Karnal, November 10
The air quality in various districts of the state, particularly in North Haryana, deteriorated and turned to ‘severe’ category as smog engulfed most parts of the state. The situation was also worrisome as visibility was poor on roads due to smog.
The data collected from the Haryana State Pollution Control Board (HSPCB) on Friday till 4 pm shows a grim picture of the state.
According to the air quality reports by the Central Pollution Control Board (CPCB), Kurukshetra and Ambala districts were in the severe category with 449 and 447 AQI, respectively. Kaithal (391), Yamunanagar (371), Karnal (337), Panchkula (330), Panipat (320), and Fatehabad (306) were in the very poor category, the data said.
The air quality of Sirsa (276), Faridabad (248), Ballabgarh (216), Hisar (215), Jind (211) was poor, while with 174 AQI, Gurugram was in the moderate category, the data added.
The air quality index (AQI) in the range of 0-50 is considered good, 51-100 satisfactory, 101-200 moderate, 201-300 poor, 301-400 very poor, and 401-500 severe.
Meanwhile, the state has recorded 69 fresh cases of farm fires, taking the total number to 2,693 in the state so far. However, the number this year is very less in comparison to the corresponding duration last year as the state had reported 4,753 cases.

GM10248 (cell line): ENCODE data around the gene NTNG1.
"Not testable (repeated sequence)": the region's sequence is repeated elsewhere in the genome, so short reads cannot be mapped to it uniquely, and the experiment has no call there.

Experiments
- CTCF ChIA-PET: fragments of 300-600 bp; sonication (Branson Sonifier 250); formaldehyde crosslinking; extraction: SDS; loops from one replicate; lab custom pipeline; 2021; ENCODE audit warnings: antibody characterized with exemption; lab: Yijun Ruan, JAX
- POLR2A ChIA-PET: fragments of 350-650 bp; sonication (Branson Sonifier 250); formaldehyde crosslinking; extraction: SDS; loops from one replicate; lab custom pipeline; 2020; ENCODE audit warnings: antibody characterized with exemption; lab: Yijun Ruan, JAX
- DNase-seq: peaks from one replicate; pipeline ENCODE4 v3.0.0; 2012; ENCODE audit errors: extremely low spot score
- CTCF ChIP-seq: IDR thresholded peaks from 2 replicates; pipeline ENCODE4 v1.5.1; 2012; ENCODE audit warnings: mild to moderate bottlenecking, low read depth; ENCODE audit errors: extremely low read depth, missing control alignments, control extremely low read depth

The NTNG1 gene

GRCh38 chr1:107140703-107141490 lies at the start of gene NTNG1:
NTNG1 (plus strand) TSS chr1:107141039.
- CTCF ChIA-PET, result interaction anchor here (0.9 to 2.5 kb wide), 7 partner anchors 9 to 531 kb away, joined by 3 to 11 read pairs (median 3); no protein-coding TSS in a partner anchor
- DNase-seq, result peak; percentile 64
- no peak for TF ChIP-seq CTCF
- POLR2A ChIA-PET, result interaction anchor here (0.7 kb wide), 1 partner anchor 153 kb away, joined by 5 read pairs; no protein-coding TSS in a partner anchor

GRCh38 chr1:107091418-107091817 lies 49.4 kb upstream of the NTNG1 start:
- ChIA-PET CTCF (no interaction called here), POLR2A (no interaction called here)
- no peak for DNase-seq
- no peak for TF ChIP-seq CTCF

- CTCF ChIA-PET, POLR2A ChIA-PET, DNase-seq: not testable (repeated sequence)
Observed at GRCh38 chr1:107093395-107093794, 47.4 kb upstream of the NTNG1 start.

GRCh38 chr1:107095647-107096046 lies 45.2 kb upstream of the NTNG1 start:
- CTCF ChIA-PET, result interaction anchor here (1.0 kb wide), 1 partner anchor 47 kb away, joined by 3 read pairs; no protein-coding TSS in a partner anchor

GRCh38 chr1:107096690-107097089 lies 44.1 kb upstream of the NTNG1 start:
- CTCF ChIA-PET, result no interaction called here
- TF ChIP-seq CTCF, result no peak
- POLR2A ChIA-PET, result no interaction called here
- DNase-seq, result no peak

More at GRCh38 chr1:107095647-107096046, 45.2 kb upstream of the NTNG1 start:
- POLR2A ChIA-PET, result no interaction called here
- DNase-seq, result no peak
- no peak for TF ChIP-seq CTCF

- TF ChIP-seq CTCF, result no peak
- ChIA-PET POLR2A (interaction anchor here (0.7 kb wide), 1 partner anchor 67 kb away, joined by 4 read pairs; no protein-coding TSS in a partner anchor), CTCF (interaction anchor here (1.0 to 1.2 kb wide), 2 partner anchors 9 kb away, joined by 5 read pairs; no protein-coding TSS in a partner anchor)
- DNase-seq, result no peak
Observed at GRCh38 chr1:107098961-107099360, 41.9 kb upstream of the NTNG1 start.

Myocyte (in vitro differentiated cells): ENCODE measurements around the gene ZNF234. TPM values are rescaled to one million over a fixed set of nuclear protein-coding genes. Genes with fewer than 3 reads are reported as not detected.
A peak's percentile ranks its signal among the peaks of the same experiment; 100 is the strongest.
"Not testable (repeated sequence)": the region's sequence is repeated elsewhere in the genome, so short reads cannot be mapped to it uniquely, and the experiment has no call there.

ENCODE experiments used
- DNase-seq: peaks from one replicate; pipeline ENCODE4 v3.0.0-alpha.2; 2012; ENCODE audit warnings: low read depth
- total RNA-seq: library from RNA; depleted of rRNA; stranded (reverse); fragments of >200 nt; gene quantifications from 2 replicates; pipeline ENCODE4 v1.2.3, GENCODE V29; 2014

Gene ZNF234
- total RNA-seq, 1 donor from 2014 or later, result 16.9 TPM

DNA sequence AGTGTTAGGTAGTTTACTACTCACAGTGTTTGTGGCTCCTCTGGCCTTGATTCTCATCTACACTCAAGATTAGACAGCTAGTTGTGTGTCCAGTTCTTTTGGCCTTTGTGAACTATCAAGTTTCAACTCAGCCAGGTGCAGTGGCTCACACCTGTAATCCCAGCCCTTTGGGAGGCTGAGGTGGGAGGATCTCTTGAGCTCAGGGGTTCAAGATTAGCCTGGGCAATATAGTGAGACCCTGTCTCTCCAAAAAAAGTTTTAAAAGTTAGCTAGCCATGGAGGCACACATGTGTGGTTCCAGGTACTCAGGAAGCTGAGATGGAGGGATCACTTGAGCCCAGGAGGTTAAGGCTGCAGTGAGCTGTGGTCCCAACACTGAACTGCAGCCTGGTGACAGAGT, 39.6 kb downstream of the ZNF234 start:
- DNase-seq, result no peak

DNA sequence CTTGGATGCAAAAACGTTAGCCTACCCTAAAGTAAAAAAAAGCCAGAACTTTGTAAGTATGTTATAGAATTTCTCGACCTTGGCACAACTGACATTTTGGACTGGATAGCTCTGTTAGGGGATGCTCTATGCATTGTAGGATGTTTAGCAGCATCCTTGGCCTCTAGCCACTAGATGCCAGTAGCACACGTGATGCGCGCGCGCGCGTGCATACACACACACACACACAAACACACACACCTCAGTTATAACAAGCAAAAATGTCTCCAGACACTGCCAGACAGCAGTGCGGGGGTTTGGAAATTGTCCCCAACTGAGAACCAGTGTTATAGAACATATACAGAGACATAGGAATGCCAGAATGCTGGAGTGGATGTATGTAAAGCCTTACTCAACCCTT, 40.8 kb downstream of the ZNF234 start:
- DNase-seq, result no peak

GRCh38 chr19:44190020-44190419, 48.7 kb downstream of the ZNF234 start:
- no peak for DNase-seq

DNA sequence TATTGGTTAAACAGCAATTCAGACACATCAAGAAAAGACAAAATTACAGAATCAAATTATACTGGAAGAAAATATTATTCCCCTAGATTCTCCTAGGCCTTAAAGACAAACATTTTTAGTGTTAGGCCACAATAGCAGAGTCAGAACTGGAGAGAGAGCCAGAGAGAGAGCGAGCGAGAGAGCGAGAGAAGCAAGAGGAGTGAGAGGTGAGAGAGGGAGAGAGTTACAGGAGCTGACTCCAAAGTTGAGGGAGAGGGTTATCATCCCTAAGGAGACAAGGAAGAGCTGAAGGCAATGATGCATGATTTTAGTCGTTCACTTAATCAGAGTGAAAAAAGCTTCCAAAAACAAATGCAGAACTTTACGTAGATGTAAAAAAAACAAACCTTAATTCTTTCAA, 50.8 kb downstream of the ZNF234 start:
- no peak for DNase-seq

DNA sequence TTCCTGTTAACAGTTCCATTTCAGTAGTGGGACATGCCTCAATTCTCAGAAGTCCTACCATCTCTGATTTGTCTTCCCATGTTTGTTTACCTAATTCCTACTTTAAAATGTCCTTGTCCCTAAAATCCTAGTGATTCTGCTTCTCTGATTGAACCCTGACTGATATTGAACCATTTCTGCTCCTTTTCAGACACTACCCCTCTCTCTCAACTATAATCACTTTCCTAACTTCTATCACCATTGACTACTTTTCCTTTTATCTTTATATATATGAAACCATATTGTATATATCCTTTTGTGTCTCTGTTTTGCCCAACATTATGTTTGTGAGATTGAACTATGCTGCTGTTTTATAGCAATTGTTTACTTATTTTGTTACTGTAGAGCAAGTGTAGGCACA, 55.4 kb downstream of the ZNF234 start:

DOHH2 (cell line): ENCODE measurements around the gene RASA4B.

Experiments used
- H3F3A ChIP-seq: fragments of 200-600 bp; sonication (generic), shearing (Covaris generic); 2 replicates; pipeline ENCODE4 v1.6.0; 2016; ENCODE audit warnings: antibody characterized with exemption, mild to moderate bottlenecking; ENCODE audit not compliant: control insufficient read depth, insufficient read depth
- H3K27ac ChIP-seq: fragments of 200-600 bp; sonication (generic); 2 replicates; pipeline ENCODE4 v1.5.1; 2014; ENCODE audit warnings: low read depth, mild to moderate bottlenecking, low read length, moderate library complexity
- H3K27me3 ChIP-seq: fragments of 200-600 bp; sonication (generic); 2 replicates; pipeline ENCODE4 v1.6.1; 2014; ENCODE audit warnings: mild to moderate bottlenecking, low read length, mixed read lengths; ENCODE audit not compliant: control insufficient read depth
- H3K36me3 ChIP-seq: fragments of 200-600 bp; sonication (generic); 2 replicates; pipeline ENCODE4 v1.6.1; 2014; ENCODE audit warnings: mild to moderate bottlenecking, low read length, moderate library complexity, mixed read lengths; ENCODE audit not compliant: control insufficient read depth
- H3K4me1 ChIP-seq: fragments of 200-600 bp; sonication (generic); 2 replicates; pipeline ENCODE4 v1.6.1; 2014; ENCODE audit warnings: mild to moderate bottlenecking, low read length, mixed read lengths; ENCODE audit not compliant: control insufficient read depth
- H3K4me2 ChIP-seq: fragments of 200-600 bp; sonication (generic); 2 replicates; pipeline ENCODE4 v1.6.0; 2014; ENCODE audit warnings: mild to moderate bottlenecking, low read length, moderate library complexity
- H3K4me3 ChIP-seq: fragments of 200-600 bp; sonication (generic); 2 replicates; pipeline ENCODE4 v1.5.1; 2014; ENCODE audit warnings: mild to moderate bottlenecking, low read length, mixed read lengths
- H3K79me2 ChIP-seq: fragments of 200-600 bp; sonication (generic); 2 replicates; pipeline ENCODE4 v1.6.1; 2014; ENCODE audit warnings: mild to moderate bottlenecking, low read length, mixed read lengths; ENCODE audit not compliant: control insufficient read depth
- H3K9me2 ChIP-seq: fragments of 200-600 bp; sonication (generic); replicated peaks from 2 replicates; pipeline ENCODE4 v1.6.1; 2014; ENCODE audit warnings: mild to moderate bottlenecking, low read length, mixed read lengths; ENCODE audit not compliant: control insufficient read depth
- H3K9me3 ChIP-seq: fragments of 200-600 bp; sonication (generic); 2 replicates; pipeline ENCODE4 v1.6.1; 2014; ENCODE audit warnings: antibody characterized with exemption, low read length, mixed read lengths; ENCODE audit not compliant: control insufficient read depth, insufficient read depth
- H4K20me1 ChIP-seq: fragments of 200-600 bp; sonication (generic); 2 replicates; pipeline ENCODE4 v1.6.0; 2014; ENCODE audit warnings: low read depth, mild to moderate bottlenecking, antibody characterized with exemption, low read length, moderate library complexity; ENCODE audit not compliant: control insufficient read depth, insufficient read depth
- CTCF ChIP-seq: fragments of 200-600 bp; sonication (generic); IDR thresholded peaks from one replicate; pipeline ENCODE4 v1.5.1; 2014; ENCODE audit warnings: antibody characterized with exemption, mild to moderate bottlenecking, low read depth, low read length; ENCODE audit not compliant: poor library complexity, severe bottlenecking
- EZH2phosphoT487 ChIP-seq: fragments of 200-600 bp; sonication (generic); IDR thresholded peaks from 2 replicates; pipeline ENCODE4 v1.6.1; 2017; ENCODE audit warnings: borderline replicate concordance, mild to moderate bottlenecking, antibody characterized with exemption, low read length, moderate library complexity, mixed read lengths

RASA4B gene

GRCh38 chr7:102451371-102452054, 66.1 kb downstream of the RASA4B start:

With 619 cases, Kaithal district is at the top of tally, followed by Fatehabad (555), Jind (320), Kurukshetra (289), Karnal (274), Yamunanagar (133), Sirsa (125), Hisar (56), Palwal (45), Panipat (35), Sonepat (28), Rohtak (3), Jhajjar (2), Faridabad (1), and Bhiwani (1), a satellite data revealed.
The air quality in Kurukshetra and Ambala turned severe with the air quality index (AQI) recording an average particulate matter (PM) 2.5 at 449 and 447, respectively, on Wednesday evening.
The severe air quality seriously impacts those with existing diseases and respiratory illness, besides affecting healthy people too.Dr Naresh Bhardwaj, member of Green Earth, NGO, said, “A thick blanket of smog has enveloped the region. Only the stubble burning can’t be blamed and residents are equally responsible for the situation as garbage is being burnt on a regular basis at different locations..” Ambala Civil Surgeon Dr Kuldeep Singh said, “An increase in the number of patients with asthma, chronic obstructive pulmonary disease (COPD) and other respiratory issues in the OPDs is being witnessed. Even from the CHCs and PHCs many patients are being referred to civil hospitals. The people who have any kind of breathing issue should avoid outings, should take extra precaution, and use masks as the current air quality can cause them trouble.
”Nitin Mehta, Regional Officer from the Haryana State Pollution Control Board, said, “Climatic conditions are the main reason behind the current situation. Directions have been issued to the civic bodies to sprinkle water on roads and trees, and it will bring respite to residents.”